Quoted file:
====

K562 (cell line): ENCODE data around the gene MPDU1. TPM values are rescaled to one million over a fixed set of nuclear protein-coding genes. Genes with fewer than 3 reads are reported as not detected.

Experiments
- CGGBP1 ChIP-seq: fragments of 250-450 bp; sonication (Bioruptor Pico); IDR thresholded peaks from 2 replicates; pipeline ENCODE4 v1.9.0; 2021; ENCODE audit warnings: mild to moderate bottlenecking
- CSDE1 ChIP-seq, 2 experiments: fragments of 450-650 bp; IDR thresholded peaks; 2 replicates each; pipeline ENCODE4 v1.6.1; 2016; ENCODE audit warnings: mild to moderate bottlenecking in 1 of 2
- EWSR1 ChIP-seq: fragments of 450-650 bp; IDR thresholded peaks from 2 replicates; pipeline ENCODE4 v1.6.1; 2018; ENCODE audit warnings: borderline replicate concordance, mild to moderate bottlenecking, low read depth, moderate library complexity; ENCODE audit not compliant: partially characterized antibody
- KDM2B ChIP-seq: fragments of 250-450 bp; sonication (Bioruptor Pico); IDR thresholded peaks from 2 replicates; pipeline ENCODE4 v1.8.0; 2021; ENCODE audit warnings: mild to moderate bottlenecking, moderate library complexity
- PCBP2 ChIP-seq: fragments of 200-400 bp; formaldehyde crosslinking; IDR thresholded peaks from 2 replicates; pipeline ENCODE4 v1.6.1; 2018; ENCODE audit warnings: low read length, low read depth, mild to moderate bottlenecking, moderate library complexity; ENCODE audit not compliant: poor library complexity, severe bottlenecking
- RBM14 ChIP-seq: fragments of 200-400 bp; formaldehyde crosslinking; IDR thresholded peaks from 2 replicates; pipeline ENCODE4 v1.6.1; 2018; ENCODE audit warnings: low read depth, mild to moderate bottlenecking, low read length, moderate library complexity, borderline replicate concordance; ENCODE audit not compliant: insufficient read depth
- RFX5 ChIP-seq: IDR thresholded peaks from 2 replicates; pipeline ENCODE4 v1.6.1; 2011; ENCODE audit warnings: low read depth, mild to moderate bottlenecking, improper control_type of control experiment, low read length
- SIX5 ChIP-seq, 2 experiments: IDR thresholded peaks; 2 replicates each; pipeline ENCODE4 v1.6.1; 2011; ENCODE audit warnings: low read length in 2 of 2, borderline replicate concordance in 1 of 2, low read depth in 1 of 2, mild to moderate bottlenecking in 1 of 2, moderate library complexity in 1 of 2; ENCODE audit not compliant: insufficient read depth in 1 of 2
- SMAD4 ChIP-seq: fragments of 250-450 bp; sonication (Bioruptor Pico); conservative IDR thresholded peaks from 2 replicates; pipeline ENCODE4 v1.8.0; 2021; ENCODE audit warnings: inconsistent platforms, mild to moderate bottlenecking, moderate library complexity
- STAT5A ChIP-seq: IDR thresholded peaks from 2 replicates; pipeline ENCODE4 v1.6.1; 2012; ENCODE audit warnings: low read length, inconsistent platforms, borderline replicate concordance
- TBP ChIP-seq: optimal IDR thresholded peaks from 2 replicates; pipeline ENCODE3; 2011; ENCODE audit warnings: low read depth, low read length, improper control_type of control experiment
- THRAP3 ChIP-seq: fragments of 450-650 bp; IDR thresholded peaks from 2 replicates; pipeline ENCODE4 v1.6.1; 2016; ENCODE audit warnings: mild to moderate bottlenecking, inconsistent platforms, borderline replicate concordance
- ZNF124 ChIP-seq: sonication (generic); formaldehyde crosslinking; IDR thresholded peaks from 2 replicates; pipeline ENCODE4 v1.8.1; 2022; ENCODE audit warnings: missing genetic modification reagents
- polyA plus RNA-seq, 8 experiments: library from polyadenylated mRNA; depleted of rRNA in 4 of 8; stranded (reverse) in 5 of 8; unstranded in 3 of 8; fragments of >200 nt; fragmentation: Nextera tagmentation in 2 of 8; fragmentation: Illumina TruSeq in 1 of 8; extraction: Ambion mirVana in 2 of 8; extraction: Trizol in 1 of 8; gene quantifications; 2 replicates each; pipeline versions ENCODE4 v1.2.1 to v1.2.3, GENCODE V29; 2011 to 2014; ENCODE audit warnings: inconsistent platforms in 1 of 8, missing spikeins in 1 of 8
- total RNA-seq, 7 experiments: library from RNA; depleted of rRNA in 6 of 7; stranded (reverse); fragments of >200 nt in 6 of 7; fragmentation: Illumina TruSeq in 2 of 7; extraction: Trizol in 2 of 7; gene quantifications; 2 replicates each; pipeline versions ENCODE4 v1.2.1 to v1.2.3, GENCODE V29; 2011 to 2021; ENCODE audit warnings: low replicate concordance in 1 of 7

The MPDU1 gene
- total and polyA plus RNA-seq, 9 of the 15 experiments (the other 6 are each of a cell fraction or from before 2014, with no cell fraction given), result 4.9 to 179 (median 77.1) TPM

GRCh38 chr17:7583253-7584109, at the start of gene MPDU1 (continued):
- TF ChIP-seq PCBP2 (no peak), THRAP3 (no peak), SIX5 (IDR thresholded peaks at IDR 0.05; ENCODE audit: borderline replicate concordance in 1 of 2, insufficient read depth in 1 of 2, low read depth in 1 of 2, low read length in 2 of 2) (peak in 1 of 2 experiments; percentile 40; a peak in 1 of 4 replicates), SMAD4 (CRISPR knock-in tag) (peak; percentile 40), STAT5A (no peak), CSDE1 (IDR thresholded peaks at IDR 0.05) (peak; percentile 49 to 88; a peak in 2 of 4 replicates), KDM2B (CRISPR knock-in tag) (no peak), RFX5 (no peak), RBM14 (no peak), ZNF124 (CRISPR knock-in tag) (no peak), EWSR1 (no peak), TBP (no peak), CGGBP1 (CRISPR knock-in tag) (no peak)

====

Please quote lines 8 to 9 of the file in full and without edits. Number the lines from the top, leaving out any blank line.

- RBM14 ChIP-seq: fragments of 200-400 bp; formaldehyde crosslinking; IDR thresholded peaks from 2 replicates; pipeline ENCODE4 v1.6.1; 2018; ENCODE audit warnings: low read depth, mild to moderate bottlenecking, low read length, moderate library complexity, borderline replicate concordance; ENCODE audit not compliant: insufficient read depth
- RFX5 ChIP-seq: IDR thresholded peaks from 2 replicates; pipeline ENCODE4 v1.6.1; 2011; ENCODE audit warnings: low read depth, mild to moderate bottlenecking, improper control_type of control experiment, low read length